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Quark and Cheese Making Introduction

In the old days Quark used to be made by letting milk sit.  It would turn thick and sour by itself.  Today it is impossible because the milk has been pasteurized and will just turn bad.  If you have access to unprocessed milk, than you can still do it the old fashioned way.  But be aware, that the milk might be contaminated by other bacteria.  The safest way is to buy processed milk and inoculate it.  Inoculation is nothing else but putting the right bacteria to the milk.  You can either buy the bacteria or start you own culture.

Here a little bit to pasteurization:
It is named after Louis Pasteur, who lived from 1822 to 1895 in France.  He found out that certain microorganisms will cause fermentation.  He later discovered that if he heats milk to 160-165 F (71-74 C) and holds the temperature for 30 to 40 seconds, that the milk will stay good longer.  This is based on the killing of all bacteria in the milk.  It is sadly to say that also the "good" bacteria has been killed.  Now all milk you buy in the store has been pasteurized. Here is a little hint: If your milk is close to expire, just pasteurize it again and you can keep it for additional 3 days.

The beginning of all cheeses is a soft cheese called Quark in Germany, which is nothing but thickened milk.  This thickening is caused by acidification (fermentation) with the help of milkbacteria.  In this fermentation process the milkbacteria converts the lactose (milksugar) into lactic acid (milk acid).  Since store bought milk has been pasteurized, and all bacteria has been killed, we need to put the right bacteria back into the milk by inoculating it with a starter culture.

When making you own starter culture, you have 3 choices:
Using yogurt, buttermilk, or rennet (enzyme). We will focus on yogurt and buttermilk only.

Yogurt culture:
Yogurt is thermophilic, that means that the bacteria likes it very warm. The bacteria name is Lactobacillus bulgaricus and Streptococcus thermophilus. Temperatures around 97-108 F (36-42 C). As a result a Quark substitute will be made much faster, but it will taste a little bit more sour, and you have to watch for the temperature. You can used thermos bottles or a yogurt maker to assure the right temperature. I would not recommend to do it on the stove or in the oven, because temperature may vary and kill the bacteria.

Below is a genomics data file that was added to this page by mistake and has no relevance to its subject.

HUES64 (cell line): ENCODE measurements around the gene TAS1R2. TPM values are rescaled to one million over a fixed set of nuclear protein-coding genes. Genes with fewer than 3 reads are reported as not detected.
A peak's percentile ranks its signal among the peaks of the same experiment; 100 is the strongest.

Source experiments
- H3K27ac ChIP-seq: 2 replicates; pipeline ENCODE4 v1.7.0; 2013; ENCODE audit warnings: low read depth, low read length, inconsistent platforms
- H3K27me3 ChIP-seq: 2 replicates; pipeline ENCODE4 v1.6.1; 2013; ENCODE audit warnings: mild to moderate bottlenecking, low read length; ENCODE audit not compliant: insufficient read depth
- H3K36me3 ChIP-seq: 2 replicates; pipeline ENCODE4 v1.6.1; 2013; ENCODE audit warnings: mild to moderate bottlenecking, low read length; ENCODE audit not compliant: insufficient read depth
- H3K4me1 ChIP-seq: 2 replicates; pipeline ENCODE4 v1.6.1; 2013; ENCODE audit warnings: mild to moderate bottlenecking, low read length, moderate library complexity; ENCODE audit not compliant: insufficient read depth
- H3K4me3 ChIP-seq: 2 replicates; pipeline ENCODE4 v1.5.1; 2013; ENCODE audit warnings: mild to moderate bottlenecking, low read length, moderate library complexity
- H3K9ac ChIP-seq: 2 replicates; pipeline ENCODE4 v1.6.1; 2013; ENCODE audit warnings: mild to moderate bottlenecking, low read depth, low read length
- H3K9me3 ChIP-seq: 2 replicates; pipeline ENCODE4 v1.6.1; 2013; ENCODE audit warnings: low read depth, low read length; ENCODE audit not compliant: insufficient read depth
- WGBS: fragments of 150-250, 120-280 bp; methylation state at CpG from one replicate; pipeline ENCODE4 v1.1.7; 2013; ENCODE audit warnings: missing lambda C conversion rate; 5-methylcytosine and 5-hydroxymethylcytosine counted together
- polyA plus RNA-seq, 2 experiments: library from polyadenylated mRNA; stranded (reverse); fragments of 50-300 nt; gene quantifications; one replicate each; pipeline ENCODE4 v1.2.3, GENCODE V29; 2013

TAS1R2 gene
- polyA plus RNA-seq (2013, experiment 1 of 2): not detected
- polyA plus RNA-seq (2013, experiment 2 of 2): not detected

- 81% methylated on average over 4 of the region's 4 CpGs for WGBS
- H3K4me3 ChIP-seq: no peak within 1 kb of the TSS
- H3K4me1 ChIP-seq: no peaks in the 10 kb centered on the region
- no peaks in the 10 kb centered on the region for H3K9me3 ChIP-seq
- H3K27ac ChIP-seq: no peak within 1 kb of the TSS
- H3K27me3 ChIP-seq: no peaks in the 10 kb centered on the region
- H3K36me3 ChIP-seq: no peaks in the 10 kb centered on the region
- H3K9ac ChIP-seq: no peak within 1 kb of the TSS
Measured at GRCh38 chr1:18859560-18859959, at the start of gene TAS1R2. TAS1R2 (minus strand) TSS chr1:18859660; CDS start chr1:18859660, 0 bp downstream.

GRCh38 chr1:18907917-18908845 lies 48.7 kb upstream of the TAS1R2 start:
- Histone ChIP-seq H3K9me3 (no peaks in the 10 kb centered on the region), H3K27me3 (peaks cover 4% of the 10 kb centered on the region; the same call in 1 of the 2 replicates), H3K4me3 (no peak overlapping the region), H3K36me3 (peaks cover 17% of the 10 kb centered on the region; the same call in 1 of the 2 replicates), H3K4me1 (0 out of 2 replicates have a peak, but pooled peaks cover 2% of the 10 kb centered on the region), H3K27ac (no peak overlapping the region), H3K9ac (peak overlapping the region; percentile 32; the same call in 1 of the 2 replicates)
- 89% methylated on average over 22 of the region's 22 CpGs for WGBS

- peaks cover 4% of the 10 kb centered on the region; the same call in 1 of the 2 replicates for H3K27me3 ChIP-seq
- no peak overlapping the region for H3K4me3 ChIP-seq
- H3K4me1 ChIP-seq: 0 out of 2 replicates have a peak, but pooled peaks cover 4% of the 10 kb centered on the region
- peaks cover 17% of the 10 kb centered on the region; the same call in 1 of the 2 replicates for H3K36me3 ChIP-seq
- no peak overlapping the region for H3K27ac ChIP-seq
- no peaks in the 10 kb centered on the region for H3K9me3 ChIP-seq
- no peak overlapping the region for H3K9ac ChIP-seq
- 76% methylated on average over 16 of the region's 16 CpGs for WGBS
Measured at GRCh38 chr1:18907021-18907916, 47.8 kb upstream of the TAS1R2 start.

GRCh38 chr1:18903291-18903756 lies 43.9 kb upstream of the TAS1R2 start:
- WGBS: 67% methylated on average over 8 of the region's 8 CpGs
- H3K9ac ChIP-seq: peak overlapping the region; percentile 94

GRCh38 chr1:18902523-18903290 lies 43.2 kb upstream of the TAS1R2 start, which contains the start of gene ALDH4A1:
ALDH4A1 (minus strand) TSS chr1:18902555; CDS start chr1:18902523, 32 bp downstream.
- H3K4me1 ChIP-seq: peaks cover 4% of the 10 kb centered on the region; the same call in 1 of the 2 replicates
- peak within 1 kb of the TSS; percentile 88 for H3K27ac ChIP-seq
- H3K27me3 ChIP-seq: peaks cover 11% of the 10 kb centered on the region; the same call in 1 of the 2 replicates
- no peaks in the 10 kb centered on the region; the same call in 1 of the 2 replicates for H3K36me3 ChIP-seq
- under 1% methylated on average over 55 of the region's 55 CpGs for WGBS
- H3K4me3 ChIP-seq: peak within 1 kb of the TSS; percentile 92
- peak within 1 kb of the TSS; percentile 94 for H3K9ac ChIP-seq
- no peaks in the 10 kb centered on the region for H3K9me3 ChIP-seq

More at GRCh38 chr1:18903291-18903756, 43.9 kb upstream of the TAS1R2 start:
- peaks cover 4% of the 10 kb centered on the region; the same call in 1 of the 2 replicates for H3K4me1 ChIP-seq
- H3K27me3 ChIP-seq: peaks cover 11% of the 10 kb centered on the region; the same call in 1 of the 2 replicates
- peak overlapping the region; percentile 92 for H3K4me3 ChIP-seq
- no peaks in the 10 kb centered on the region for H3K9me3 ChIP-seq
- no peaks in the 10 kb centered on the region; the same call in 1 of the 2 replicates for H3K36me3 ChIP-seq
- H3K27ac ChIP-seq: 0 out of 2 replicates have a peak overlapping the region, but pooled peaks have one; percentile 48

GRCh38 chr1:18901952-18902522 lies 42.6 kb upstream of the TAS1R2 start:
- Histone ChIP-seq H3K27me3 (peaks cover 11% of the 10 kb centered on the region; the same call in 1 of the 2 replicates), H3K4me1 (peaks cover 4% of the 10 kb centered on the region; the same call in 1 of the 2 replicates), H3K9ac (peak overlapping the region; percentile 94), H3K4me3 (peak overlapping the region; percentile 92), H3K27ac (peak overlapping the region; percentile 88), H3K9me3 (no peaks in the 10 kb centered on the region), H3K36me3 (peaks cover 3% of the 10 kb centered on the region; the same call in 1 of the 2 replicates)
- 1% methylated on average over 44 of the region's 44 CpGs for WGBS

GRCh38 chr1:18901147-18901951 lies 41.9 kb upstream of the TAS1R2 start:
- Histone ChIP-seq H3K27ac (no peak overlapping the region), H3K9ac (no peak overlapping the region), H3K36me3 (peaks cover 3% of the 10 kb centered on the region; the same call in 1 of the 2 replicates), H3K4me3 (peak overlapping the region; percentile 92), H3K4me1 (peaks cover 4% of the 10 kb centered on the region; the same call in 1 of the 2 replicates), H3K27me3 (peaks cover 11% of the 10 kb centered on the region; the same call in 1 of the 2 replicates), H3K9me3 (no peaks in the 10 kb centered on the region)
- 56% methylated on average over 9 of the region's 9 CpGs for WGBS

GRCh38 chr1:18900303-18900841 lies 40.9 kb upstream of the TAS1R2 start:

Buttermilk culture:
Buttermilk is mesophilic, that means that the bacteria likes it warm. The bacteria name is Streptococcus cremoris. Temperatures around 65-90 F (18-32 C). As a result Quark-making takes longer, but it will taste less sour, and you can make it at room temperature. Buttermilk is used in Germany for Quark production. Quark made with buttermilk is also suited for baking in the form of Schichtkäse (a dryer form of Quark).

Important tips to follow:

  • Buy the freshest products you can get.
  • Do not use yogurt thickened with gelatin, because it just will not work. Most fat free yogurts contain gelatin. You might have to go to a health food store.
  • Do not buy skim milk or ultra-high pasteurized milk (the kind you can store on the shelf).
  • Use 2% or 4% milk only. Than higher the percentage, than creamier it will be.
  • Rinse all equipment (including cheesecloth) with boiling water. This reduces the risk of infection with other organisms.

Enjoy your Quark or cheese making.

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